Thailand says 40 year old smallpox vaccines are effective against monkeypox

Dr. Supakit Sriliak holding a 40 year old smallpox vaccine | Photo via Department of Medical Sciences

Thailand has a stockpile of smallpox vaccines in cold storage which were produced more than 40 years ago in 1979 and 1980. Not only are the vaccines still effective against smallpox, but they are 85% effective against monkeypox too, according to Thailand’s Department of Medical Sciences (DMS).

The vaccines could be used in the instance that the global monkeypox outbreak becomes a public health emergency in Thailand and the government is unable to procure fresh, more recently produced vaccines.

There are 10,000 vials in storage which each contain 50 doses of the vaccine, amounting to around 500,000 doses in total. The vaccines are left over from when smallpox was completely eradicated in Thailand by 1980. The vials are from 13 batches, produced in 1979 and 1980, and have been stored at 2-8 degrees Celsius for over 40 years.

At present, the monkeypox virus is not a ‘public health emergency’ in Thailand but the Ministry of Public Health is monitoring the situation after Thailand’s first ever case of monkeypox was recorded in Phuket last week. Monkeypox was declared a global health emergency by the World Health Organisation (WHO) on Saturday after more than 16,000 cases were recorded worldwide.

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Although, since the 27 year old Nigerian man who tested positive for monkeypox fled Phuket and swam to Cambodia via the Sa Kaeo River, Thailand’s official recorded number of monkeypox cases is now technically back down to zero.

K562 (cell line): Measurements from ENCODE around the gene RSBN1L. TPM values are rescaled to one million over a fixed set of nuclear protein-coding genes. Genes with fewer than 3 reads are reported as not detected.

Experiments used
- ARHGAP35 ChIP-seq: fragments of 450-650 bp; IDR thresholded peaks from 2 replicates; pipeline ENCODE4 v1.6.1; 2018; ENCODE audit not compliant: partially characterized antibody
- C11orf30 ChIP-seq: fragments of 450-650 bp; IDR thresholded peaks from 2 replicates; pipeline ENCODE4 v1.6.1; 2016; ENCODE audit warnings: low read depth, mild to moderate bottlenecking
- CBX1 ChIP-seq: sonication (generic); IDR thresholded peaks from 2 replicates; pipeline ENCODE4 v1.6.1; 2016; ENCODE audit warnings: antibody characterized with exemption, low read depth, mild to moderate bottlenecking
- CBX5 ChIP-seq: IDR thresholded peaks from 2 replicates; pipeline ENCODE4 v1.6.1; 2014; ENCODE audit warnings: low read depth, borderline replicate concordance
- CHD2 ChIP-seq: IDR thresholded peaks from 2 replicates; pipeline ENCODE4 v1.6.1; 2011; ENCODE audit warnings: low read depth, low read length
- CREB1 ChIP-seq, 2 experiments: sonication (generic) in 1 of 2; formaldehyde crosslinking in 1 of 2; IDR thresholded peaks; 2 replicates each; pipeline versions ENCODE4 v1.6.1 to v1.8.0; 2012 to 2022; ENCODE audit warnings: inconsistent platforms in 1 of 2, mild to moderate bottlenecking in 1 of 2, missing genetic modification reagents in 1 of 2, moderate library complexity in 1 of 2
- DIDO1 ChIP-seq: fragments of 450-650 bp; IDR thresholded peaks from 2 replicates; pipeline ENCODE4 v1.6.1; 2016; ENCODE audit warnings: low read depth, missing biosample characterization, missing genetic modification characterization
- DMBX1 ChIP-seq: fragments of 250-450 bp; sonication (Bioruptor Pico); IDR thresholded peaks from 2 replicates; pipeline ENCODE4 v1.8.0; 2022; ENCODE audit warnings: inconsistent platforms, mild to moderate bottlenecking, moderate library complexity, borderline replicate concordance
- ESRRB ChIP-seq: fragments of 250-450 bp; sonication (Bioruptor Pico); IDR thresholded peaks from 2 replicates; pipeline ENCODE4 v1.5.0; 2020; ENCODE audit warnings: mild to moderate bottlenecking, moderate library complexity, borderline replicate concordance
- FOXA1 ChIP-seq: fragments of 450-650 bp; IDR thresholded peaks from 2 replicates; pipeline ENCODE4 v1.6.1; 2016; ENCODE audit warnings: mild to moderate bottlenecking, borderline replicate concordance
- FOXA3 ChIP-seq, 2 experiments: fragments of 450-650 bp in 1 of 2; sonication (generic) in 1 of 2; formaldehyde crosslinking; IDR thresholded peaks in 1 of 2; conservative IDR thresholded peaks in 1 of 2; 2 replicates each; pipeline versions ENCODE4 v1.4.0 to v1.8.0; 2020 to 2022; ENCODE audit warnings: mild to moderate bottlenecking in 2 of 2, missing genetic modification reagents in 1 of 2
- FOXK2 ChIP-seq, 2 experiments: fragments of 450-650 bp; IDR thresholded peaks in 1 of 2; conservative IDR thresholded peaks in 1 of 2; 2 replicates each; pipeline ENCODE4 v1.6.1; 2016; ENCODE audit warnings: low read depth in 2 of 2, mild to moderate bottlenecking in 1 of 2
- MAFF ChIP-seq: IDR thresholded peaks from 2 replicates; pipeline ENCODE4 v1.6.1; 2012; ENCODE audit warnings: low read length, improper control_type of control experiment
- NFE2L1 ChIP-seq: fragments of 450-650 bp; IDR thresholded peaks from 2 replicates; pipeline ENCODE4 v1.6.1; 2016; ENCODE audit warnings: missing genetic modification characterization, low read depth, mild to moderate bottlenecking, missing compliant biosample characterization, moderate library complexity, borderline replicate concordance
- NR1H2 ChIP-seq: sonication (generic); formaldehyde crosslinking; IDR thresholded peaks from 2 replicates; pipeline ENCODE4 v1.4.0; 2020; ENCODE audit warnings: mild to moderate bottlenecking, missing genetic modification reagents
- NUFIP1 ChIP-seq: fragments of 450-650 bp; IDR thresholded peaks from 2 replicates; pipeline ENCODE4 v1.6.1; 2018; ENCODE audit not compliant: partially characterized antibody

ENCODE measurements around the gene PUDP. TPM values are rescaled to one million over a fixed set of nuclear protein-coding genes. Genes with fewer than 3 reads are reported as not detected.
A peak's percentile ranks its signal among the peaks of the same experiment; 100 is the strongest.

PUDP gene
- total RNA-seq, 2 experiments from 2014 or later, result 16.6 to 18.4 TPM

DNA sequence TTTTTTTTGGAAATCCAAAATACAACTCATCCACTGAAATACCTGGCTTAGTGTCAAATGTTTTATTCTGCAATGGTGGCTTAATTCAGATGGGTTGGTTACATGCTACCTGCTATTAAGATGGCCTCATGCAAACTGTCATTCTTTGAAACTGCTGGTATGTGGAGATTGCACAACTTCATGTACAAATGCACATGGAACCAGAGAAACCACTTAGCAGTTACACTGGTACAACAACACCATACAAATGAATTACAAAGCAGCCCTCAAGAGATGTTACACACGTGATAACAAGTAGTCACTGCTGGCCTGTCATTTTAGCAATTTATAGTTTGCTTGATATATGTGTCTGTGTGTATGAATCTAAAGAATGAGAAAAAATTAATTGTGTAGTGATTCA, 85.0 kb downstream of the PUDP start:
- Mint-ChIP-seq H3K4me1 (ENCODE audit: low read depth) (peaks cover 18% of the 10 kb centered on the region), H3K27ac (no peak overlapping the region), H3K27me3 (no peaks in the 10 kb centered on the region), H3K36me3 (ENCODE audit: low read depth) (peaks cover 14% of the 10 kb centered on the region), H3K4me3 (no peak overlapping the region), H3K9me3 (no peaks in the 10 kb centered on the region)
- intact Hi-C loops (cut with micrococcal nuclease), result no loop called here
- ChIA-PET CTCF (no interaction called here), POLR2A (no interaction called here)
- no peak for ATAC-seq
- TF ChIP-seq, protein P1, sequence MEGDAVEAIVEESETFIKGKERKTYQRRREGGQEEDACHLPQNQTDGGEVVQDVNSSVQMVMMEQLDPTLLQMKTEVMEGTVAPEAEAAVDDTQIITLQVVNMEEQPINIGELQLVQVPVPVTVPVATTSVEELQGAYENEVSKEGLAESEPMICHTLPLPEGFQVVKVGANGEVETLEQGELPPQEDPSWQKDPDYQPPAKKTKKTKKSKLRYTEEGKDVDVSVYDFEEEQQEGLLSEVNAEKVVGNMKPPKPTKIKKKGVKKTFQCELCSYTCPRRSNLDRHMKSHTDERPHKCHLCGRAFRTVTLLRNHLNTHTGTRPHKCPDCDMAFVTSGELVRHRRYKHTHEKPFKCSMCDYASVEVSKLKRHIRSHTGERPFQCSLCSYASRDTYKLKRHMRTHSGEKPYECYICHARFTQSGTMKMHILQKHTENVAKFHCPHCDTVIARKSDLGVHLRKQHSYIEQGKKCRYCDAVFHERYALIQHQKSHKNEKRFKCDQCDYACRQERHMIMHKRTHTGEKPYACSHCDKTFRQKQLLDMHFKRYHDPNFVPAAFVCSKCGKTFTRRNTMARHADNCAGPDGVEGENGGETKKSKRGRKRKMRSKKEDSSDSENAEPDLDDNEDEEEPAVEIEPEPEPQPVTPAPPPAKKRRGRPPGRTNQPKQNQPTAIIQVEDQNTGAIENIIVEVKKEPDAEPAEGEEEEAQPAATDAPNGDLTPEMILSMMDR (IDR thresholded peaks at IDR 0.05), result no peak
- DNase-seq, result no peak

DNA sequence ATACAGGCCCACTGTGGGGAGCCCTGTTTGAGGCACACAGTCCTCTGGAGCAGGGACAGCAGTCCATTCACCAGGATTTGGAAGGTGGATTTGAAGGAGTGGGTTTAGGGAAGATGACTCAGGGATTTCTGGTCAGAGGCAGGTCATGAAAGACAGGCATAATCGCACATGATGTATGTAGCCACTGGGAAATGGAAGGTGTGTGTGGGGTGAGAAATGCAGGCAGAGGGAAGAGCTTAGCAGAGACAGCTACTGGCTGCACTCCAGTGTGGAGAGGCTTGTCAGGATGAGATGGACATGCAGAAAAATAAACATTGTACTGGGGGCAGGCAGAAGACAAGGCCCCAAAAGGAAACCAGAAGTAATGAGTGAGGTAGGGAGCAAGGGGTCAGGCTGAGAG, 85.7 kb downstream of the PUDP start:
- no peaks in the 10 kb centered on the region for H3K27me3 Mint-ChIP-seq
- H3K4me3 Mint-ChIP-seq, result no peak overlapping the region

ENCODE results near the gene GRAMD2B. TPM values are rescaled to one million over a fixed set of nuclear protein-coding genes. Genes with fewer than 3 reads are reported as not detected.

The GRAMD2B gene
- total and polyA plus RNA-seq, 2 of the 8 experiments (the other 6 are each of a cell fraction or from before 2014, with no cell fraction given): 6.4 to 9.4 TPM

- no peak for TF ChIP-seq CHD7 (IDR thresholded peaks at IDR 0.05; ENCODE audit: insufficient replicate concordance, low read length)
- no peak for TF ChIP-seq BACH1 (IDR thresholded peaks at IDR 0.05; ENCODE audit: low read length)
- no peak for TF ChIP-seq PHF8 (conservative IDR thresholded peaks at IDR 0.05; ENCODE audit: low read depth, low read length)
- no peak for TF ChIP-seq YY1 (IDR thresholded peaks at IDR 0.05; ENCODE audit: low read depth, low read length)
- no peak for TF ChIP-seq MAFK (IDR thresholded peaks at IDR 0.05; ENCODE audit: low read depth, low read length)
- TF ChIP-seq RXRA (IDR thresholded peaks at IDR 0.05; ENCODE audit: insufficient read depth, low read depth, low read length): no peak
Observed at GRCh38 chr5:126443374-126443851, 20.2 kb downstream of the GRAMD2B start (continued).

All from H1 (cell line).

In preparation for the arrival of monkeypox in the kingdom, a sample of the frozen vaccine was inspected by the DMS in May. The vaccines passed five quality tests for appearance, physiochemical properties, safety, identity, and potency, according to Director-General of the DMS Dr Supakit Sirilak.

The DMS did not detect any issues or contaminations in the vaccine sample. The 40 year old vaccines conform with the WHO’s international standards and are 85% effective at preventing monkeypox too, according to Dr Supakit.

The old vaccines will only be put to use if the monkeypox outbreak worsens in Thailand. The DMS is currently attempting to cultivate the monkeypox virus in the laboratory to investigate the potential of producing a separate monkeypox vaccine.

SOURCE: Nation

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Leah is a translator and news writer for the Thaiger. Leah studied East Asian Religions and Thai Studies at the University of Leeds and Chiang Mai University. Leah covers crime, politics, environment, human rights, entertainment, travel and culture in Thailand and southeast Asia.

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